Tim Nicoletti – Chairman
Trap is the most popular shotgun shooting sport in America with some 55,000 active shooters that shoot an estimated 82.5 million registered targets per year. There are three basic types of trapshooting—the 16-yard event, handicap and doubles. Following is a description of each type:
16-yard event: In the 16-yard event, the shooters stand “on the 16-yard line” which is 16 yards behind the trap-house. The trap throws targets that will fly from 48 to 52 yards from the shooter. Most targets are shot when they are about 36 yards from the shooter. Targets are thrown at varying angles within a range of 45 degrees to left or right of straightaway.
Handicap: In this event, the shooter stands anywhere from 17 to 27 yards behind the traphouse, depending on his/her previous scores. The better the previous scores, the farther back you are “pushed.”
Doubles: This event is also shot from the 16-yard line. Unlike the regulation 16-yard and handicap events, a pair of targets are released simultaneously. Double targets follow a set course, usually 35 degrees to left and right of straightaway. The shooter has one shot for each target. A standard round of doubles is 25 “pair” – 50 targets.
Trap shoots may be informal practice events or “Registered Shoots”. To shoot registered targets, you must be a member of the Amateur Trapshooting Association (ATA).
In registered trap, your targets are all recorded by the ATA, and you will be placed in different classifications, according to your previous scores. In addition, your average is published each year in the Official ATA Average Book.
National Shooting Sports Foundation research indicates that the average shooter breaks 13 out of 25 targets on the first try at trapshooting and gradually improves through the high teens into the low 20s. A perfect 25 is a reasonable goal for the novice trapshooter.
Firearms: The typical gun for trapshooting is a 12-gauge with full or improved-modified choke and ventilated rib barrel 30-32 inches long. Although many top trap shooters favor over/under shotguns, single barrel, pump and autoloading shotguns are also common. Registered trap is always shot with a 12-gauge shotgun.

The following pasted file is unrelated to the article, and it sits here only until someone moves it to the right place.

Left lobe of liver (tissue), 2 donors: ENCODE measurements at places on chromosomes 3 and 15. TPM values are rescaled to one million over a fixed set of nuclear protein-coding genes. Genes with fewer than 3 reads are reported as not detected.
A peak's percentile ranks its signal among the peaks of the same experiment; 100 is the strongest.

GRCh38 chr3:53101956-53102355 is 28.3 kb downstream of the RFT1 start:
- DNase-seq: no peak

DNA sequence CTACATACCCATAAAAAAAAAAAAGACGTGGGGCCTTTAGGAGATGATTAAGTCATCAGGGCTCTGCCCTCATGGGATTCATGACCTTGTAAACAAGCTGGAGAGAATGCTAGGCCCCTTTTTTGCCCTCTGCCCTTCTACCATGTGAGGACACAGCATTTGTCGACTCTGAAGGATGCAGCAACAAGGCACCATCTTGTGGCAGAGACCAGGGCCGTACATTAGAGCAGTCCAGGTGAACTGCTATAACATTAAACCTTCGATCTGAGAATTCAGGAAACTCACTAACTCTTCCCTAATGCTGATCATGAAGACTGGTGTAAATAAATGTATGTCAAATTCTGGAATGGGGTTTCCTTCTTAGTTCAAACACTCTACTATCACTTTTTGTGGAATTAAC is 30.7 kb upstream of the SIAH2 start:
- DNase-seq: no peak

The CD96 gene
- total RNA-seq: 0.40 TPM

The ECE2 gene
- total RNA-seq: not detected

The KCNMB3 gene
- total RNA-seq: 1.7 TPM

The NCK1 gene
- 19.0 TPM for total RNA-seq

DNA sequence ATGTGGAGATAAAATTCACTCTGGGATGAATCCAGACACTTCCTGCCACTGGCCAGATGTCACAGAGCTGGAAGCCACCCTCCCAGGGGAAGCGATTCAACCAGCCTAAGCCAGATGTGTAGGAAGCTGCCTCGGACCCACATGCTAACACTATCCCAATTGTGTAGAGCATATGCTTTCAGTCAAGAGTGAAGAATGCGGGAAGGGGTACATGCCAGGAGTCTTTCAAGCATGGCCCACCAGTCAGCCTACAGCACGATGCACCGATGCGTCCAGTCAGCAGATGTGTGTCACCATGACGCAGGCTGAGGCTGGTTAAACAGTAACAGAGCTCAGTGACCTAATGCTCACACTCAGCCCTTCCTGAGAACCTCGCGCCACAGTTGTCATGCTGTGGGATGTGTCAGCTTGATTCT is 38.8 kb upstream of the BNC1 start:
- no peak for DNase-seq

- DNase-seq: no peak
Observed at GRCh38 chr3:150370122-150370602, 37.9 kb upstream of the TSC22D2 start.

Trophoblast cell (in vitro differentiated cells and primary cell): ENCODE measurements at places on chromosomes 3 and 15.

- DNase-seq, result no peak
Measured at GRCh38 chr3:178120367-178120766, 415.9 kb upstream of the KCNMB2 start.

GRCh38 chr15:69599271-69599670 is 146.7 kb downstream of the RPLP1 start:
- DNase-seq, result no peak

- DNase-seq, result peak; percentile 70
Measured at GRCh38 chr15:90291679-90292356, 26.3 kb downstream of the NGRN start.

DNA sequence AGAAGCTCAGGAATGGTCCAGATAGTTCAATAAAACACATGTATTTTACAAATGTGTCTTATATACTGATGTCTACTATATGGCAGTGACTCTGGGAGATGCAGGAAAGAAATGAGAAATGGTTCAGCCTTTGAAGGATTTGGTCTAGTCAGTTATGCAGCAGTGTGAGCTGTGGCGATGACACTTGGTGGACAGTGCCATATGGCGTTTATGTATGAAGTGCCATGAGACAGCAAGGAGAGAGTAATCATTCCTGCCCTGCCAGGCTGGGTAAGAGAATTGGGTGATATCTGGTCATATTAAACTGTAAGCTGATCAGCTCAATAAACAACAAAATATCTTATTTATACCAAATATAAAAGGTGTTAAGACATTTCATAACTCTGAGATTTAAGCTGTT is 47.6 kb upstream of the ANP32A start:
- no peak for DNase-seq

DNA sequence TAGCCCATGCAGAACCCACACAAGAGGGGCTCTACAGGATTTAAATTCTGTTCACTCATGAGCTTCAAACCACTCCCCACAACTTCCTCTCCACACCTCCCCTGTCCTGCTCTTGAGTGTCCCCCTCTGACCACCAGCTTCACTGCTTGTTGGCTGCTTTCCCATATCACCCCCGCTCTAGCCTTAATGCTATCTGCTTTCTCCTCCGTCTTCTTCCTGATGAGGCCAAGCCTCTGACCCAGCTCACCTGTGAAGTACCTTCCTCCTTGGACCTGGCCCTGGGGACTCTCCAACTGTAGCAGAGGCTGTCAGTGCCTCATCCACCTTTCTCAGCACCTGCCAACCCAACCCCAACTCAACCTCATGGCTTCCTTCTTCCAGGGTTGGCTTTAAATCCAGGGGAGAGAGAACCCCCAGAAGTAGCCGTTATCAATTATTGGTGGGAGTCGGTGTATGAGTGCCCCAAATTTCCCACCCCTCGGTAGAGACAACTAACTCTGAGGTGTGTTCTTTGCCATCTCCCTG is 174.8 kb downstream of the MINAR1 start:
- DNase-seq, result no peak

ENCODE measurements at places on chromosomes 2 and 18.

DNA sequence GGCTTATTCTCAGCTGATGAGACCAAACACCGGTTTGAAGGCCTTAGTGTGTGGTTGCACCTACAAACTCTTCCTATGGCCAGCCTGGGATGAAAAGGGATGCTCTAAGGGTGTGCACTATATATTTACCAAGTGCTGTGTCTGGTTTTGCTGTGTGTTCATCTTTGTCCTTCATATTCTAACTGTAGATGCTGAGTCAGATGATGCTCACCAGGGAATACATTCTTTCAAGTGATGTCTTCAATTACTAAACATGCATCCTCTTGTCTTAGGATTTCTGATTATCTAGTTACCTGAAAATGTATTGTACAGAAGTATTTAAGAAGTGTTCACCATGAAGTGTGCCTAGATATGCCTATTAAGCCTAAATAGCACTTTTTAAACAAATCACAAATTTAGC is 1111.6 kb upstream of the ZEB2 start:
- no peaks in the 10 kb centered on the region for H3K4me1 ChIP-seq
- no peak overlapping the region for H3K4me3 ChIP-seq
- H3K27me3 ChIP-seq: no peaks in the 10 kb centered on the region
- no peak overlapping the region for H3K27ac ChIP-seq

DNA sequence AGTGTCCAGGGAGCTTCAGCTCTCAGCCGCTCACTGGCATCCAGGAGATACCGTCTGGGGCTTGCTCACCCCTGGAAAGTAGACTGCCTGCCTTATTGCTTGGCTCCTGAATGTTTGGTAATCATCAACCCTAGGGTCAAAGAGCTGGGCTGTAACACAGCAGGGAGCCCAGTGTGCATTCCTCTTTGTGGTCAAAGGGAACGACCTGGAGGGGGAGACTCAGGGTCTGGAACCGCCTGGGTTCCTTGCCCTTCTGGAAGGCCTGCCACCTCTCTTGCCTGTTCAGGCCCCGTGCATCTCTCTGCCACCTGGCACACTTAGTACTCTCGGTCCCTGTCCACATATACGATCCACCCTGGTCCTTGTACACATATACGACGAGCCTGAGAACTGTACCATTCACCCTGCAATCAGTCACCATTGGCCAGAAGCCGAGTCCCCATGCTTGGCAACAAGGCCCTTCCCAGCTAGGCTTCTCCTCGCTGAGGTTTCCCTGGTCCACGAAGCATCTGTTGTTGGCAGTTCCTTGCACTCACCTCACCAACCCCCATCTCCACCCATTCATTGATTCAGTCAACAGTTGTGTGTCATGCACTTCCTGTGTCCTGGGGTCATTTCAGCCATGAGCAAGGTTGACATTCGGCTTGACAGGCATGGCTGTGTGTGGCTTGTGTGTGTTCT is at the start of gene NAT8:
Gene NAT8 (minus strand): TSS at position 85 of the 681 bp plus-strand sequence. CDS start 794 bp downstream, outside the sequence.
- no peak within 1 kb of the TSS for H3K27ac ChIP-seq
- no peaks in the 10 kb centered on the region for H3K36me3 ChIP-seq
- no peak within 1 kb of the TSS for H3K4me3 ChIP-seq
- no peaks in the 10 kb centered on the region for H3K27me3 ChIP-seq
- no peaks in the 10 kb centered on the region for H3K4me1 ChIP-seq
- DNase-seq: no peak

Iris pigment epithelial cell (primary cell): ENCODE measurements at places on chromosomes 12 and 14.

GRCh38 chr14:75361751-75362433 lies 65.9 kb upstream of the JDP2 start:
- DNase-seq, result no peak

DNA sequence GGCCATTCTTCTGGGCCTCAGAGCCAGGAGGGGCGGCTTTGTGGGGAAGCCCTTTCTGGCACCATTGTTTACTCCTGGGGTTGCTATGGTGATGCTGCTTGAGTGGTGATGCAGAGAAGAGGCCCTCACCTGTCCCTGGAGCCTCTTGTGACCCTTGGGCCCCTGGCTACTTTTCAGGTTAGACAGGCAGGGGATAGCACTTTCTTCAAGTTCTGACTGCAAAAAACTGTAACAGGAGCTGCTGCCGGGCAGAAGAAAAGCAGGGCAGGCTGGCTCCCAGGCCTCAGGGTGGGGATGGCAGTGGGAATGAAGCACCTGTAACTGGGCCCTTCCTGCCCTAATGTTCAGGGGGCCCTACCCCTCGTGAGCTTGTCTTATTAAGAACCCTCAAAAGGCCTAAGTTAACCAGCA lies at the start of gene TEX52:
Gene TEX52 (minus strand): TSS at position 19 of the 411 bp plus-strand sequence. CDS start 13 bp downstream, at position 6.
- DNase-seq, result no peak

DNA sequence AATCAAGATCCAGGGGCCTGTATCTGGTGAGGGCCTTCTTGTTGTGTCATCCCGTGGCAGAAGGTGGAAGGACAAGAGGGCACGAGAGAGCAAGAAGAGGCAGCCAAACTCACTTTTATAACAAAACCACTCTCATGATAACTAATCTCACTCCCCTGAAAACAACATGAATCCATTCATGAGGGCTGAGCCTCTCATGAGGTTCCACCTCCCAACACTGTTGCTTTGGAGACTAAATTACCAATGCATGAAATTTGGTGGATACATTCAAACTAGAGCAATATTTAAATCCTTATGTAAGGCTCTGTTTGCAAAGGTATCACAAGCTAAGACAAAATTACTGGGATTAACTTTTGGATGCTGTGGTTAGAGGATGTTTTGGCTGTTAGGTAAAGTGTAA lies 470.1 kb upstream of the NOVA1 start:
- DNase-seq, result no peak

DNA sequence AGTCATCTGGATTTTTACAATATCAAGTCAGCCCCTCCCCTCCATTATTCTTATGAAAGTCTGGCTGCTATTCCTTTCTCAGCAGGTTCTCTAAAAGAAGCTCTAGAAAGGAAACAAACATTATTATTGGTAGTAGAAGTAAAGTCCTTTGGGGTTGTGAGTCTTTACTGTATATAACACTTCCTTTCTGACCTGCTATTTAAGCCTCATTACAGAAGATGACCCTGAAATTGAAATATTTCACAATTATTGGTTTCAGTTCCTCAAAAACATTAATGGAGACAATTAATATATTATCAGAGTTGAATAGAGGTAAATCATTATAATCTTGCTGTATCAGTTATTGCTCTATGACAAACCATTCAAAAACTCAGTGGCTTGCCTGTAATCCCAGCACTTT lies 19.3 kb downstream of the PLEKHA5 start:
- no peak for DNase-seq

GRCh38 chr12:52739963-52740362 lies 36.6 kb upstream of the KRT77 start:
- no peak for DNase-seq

Ammunition: The shotshells used in trapshooting may vary slightly with shooters preference and wind conditions. The standard load contains 3 drams of powder and l-1/8 ounces of # 7-1/2, 8 or 8-1/2 shot. Loads with only one ounce of shot are also popular.
Targets: Regulation targets measure not more than 4-5/16 inches in diameter and 1-1/8 inches in height, weighing 3-l/2 ounces. They are composed of pitch and clay or limestone, are saucer-shaped and painted black with bright orange or white crowns.
Trapshooting derives its name from the device which throws the clay targets into the air. Trap simulates the flight of a gamebird flushed ahead of the shooter and, in fact, in the original version of the sport, live birds were released from holes in the ground covered with silk top-hats. The first mention of trapshooting as a sport is found in a circa 1793 English publication titled “Sporting Magazine”.
The practice of shooting live birds from traps was first introduced in the U.S. in 1831 by the Sportsmen’s Club of Cincinnati, Ohio. Targets first replaced live birds about the time of the Civil War. Early varieties of targets, designed to duplicate a live bird, included a metal “bird” with rotary wings and fragile, feather-filled glass balls launched from traps resembling medieval catapults. In the 1880s, clay targets such as the ones used today were first developed, with George Ligowskey of Cincinnati credited with creating the first clay target and trap.
The first Grand American Handicap was held in 1900 in Queens, Long Island and was the beginning of what has become the nation’s most renowned shooting tournament. Between 1900 and 1924, the tournament site shifted annually—Chicago hosted the event nine times and The Grand was also held in Indianapolis, Kansas City, Cleveland, Atlantic City and St. Louis. In 1924, Vandalia, Ohio, a suburb of Dayton, became the permanent home of The Grand. During that first tournament, 400,000 targets were trapped—today, over 4-1/2 million are thrown. Almost 6,000 participants travel to Vandalia each August to participate in the 10-day tournament.